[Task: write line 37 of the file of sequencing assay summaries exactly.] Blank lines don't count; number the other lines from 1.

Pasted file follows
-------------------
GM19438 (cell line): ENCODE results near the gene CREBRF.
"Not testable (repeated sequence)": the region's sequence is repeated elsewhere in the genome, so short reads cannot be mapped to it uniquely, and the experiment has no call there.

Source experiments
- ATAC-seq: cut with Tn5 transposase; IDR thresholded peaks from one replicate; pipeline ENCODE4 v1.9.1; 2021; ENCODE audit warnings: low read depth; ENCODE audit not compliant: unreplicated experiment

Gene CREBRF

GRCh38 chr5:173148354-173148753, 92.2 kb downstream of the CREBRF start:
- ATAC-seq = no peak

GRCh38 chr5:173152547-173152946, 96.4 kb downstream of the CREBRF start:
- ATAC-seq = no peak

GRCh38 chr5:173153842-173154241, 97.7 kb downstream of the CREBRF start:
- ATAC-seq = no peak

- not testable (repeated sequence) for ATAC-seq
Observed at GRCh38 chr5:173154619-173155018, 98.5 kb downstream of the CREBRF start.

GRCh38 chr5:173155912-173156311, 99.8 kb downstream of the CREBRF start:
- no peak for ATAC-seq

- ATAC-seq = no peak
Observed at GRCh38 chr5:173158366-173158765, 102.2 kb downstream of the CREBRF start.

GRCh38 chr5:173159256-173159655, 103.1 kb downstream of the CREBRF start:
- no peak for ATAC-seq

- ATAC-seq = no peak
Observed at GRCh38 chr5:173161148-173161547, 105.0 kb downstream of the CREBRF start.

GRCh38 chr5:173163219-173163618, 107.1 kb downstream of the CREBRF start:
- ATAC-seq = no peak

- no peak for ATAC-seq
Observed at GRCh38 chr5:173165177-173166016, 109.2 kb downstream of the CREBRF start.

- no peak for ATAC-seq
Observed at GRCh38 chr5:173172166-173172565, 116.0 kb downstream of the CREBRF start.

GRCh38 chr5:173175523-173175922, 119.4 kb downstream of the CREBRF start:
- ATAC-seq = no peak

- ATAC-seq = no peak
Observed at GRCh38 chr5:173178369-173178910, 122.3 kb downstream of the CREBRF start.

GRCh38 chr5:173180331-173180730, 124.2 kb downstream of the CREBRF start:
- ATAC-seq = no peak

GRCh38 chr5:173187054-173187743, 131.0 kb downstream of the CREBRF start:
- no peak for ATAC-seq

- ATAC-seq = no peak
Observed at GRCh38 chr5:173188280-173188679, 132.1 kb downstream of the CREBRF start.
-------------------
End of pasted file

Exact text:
Observed at GRCh38 chr5:173188280-173188679, 132.1 kb downstream of the CREBRF start.